First, welcome, ced_ampo. I've been busy lately and I'm not behaving like a good host, so this is your first post (for me).
So, get this: allow me to differ. Graining happens when you overwork your tyres before heating them.
I repeat: it's lack of patience what gives you graining, not a bad setup. Tell me that is my fault as mechanic when is yours as a driver and I get angry.
If, as ced_ampo says, a driver claims that graining happens just because a tyre is wearing too much, he is implying that he has a failure of the setup. Actually, graining is normally the driver's fault. Do not blame others so quickly before you're enlightened or you might get into trouble with your mechanics... and believe me, you do NOT want to get into trouble with them. Fight the manager, that's what he's there for.
Here you have some pictures, to make it short (thanks, master DaveKillens for the source of the pictures: The Racing & High-Performance Tire, Sports Car, March 2004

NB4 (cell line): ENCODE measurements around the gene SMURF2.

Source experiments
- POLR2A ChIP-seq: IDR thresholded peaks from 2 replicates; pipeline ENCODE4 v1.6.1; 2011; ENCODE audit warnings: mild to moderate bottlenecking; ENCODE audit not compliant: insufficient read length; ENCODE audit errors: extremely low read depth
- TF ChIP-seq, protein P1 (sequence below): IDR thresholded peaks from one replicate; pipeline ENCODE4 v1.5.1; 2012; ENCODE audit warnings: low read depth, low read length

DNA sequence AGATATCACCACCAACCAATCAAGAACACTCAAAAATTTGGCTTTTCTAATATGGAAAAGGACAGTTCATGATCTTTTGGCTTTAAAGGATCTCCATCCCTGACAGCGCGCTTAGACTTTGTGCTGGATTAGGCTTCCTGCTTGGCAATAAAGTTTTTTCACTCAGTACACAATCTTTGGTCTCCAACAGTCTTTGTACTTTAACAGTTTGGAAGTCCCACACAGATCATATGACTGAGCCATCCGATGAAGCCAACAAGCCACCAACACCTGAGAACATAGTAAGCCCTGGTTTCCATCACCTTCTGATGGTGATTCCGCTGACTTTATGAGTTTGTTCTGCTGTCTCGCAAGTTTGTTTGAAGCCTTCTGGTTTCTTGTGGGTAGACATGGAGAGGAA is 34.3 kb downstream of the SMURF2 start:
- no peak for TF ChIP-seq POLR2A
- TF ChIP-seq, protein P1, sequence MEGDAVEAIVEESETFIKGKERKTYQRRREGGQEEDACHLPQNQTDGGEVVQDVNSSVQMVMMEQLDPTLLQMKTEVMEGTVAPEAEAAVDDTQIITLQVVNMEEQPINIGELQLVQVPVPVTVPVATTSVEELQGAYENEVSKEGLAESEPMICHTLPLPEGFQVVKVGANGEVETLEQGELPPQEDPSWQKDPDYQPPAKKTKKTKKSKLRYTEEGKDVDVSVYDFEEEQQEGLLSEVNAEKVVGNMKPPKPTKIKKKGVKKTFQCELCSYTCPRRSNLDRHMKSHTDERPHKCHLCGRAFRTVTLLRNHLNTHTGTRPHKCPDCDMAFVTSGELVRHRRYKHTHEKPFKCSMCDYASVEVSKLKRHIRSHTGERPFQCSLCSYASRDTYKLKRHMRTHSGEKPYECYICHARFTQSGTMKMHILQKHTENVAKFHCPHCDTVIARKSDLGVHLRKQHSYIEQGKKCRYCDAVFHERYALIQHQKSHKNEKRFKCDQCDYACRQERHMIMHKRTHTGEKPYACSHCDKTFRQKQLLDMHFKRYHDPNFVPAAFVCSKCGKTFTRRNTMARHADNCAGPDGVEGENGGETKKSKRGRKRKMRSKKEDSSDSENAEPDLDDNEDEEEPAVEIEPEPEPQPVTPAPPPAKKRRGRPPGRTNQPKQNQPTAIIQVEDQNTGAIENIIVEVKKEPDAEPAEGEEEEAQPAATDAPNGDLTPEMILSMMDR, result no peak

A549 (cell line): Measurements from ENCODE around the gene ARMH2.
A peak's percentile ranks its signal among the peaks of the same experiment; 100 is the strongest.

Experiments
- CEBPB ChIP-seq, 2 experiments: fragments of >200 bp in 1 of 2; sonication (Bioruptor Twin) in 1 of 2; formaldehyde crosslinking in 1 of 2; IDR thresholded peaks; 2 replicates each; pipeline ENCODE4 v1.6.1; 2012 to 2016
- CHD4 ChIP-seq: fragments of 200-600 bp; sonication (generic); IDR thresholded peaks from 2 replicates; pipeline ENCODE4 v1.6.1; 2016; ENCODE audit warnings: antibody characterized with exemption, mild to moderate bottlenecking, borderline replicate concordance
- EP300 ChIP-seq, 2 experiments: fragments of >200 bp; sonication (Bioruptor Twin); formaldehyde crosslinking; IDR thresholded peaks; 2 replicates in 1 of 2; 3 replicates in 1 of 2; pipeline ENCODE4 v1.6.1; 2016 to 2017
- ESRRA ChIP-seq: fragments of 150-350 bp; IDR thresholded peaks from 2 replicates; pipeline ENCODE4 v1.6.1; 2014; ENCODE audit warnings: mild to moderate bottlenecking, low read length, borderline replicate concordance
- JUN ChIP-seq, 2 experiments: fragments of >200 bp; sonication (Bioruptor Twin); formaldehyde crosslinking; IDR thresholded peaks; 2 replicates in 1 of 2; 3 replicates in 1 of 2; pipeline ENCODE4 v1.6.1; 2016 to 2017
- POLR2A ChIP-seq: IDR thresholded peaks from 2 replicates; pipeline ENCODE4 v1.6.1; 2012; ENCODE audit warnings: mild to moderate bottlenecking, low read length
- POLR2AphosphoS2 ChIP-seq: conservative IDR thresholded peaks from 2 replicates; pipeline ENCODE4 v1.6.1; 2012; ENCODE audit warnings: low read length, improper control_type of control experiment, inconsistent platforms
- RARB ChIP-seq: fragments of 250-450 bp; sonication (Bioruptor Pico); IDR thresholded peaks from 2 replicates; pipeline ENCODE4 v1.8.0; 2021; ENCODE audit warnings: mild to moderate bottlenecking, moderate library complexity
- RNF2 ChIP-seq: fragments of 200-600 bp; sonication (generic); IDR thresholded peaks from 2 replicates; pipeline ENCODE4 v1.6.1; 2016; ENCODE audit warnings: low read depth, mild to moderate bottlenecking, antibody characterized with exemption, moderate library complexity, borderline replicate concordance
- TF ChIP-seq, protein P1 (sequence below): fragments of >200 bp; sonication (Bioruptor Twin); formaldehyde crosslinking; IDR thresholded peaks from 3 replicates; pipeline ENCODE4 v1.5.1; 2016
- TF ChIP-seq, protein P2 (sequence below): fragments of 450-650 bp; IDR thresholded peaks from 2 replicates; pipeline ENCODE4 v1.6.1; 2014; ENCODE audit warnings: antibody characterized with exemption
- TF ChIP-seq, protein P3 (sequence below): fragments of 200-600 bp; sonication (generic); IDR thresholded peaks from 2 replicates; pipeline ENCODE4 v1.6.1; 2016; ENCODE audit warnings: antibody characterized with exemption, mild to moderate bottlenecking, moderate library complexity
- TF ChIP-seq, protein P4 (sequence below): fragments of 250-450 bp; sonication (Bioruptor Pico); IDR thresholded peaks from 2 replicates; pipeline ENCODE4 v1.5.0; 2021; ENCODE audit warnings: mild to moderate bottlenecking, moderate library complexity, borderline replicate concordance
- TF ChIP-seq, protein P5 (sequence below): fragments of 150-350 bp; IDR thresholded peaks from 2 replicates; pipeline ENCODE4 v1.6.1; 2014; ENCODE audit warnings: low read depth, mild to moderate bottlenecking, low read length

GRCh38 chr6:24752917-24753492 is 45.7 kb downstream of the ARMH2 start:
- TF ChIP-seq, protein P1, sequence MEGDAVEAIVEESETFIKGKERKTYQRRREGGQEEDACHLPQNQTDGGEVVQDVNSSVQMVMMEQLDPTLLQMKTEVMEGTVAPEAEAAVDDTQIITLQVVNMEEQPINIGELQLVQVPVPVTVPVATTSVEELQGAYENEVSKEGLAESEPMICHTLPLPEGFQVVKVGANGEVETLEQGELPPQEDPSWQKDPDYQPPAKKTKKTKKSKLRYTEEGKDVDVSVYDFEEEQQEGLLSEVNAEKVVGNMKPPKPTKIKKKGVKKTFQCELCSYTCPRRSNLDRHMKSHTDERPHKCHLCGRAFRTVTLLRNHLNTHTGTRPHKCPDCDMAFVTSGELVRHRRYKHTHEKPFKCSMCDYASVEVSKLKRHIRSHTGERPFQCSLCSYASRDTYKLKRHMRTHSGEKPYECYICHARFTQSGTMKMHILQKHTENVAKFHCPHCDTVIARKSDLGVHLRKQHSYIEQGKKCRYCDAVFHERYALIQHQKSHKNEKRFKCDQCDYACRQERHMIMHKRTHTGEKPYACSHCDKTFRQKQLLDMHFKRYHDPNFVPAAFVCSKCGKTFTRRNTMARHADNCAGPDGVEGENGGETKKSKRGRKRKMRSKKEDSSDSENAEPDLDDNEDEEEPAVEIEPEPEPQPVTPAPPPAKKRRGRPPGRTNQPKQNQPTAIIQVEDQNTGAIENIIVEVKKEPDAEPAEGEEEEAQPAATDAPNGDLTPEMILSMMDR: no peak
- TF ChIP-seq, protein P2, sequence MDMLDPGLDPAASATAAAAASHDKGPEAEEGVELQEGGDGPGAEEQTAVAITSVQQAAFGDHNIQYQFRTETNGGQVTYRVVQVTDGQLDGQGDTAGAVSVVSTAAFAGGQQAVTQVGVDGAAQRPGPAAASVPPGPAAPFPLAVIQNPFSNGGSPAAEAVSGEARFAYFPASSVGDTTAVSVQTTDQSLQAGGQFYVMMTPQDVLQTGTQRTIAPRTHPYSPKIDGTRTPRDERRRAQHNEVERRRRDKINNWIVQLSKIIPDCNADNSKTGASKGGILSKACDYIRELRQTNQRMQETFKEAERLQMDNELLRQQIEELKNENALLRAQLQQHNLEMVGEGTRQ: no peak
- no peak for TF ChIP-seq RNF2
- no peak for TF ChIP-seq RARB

). This is also archeology, modbaraban, I got them from a previous thread.Abrassion (top row) vs. graining (lower row). Pictures to the right are magnified. Slight difference, eh? However, it's crucial.Front tyre, normal wear ("Good run, kiddo! I think we got the basic setup" )Front tyre, grained ("What are you doing, kiddo? You toasted your tyres, for the love of Pete!" )Rear tyre, slight graining on the inside (bottom of the picture: get close to the monitor or you won't see it ). Slippage during acceleration? ("Hey, kid, is this your first time with this kind of power? Easy on the throttle, pleeze!" Also, it could be excessive camber... think twice before talking to your driver)
Finally, blistered tyre.Vulcanization reversed because of heat, but, normally, it's not the driver's fault: I'd bet on an onverinflated tyre. It generates heat at the level of the ply and the heat "works" the tyre from below
Why graining happens:During sliding, deflection waves in the rubber turn into peaks which are bent over, exposing the upstream side to abrasion. The peaks wear thinner into teeth and the tips are eventually torn off.Tip:
graining is sometimes hard to see, but is always easy to feel (it's exactly like love! Latinos here will get my point.) A good mechanic always "caresses" the surface of the tyres to know what's going on. Check the initial picture: it's easier to "feel" the tyre than to get a microscope. You can feel the little "nipples" easily.
Gosh, I'm going OOT again
Is that clear?